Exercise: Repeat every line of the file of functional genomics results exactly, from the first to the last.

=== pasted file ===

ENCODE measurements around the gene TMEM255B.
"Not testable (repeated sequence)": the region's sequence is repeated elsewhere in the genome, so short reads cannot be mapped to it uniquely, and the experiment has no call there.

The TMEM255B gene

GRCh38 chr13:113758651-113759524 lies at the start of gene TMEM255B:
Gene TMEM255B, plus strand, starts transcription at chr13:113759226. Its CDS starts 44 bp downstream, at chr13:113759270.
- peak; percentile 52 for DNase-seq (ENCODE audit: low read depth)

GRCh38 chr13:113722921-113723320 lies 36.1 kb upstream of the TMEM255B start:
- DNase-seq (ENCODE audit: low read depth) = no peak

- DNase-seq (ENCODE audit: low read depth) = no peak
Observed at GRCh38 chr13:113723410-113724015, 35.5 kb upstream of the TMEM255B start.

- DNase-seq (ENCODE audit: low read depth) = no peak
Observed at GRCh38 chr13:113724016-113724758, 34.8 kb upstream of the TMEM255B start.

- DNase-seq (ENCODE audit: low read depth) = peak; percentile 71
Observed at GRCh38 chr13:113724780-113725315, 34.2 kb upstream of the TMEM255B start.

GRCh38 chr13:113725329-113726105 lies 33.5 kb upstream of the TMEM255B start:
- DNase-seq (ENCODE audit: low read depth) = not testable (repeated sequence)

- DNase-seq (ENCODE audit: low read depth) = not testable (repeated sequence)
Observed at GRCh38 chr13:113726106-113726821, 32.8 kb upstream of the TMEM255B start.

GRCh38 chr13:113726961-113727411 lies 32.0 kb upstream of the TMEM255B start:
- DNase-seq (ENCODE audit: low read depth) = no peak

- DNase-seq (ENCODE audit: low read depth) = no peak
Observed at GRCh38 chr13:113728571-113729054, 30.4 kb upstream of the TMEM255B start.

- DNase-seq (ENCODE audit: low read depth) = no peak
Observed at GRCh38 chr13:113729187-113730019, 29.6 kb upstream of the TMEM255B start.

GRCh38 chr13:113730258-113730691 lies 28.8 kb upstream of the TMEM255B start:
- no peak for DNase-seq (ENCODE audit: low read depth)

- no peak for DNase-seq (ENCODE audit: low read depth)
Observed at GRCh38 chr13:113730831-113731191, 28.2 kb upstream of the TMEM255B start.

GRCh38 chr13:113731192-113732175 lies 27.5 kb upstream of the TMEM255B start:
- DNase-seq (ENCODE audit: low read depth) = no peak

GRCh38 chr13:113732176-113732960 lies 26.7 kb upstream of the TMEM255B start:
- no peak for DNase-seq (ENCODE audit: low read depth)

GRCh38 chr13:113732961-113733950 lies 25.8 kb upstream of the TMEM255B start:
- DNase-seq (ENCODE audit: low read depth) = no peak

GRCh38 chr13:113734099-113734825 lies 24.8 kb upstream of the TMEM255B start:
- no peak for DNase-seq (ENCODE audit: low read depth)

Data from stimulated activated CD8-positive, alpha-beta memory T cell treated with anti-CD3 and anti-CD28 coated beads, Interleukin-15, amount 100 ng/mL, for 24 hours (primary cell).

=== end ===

ENCODE measurements around the gene TMEM255B.
"Not testable (repeated sequence)": the region's sequence is repeated elsewhere in the genome, so short reads cannot be mapped to it uniquely, and the experiment has no call there.

The TMEM255B gene

GRCh38 chr13:113758651-113759524 lies at the start of gene TMEM255B:
Gene TMEM255B, plus strand, starts transcription at chr13:113759226. Its CDS starts 44 bp downstream, at chr13:113759270.
- peak; percentile 52 for DNase-seq (ENCODE audit: low read depth)

GRCh38 chr13:113722921-113723320 lies 36.1 kb upstream of the TMEM255B start:
- DNase-seq (ENCODE audit: low read depth) = no peak

- DNase-seq (ENCODE audit: low read depth) = no peak
Observed at GRCh38 chr13:113723410-113724015, 35.5 kb upstream of the TMEM255B start.

- DNase-seq (ENCODE audit: low read depth) = no peak
Observed at GRCh38 chr13:113724016-113724758, 34.8 kb upstream of the TMEM255B start.

- DNase-seq (ENCODE audit: low read depth) = peak; percentile 71
Observed at GRCh38 chr13:113724780-113725315, 34.2 kb upstream of the TMEM255B start.

GRCh38 chr13:113725329-113726105 lies 33.5 kb upstream of the TMEM255B start:
- DNase-seq (ENCODE audit: low read depth) = not testable (repeated sequence)

- DNase-seq (ENCODE audit: low read depth) = not testable (repeated sequence)
Observed at GRCh38 chr13:113726106-113726821, 32.8 kb upstream of the TMEM255B start.

GRCh38 chr13:113726961-113727411 lies 32.0 kb upstream of the TMEM255B start:
- DNase-seq (ENCODE audit: low read depth) = no peak

- DNase-seq (ENCODE audit: low read depth) = no peak
Observed at GRCh38 chr13:113728571-113729054, 30.4 kb upstream of the TMEM255B start.

- DNase-seq (ENCODE audit: low read depth) = no peak
Observed at GRCh38 chr13:113729187-113730019, 29.6 kb upstream of the TMEM255B start.

GRCh38 chr13:113730258-113730691 lies 28.8 kb upstream of the TMEM255B start:
- no peak for DNase-seq (ENCODE audit: low read depth)

- no peak for DNase-seq (ENCODE audit: low read depth)
Observed at GRCh38 chr13:113730831-113731191, 28.2 kb upstream of the TMEM255B start.

GRCh38 chr13:113731192-113732175 lies 27.5 kb upstream of the TMEM255B start:
- DNase-seq (ENCODE audit: low read depth) = no peak

GRCh38 chr13:113732176-113732960 lies 26.7 kb upstream of the TMEM255B start:
- no peak for DNase-seq (ENCODE audit: low read depth)

GRCh38 chr13:113732961-113733950 lies 25.8 kb upstream of the TMEM255B start:
- DNase-seq (ENCODE audit: low read depth) = no peak

GRCh38 chr13:113734099-113734825 lies 24.8 kb upstream of the TMEM255B start:
- no peak for DNase-seq (ENCODE audit: low read depth)

Data from stimulated activated CD8-positive, alpha-beta memory T cell treated with anti-CD3 and anti-CD28 coated beads, Interleukin-15, amount 100 ng/mL, for 24 hours (primary cell).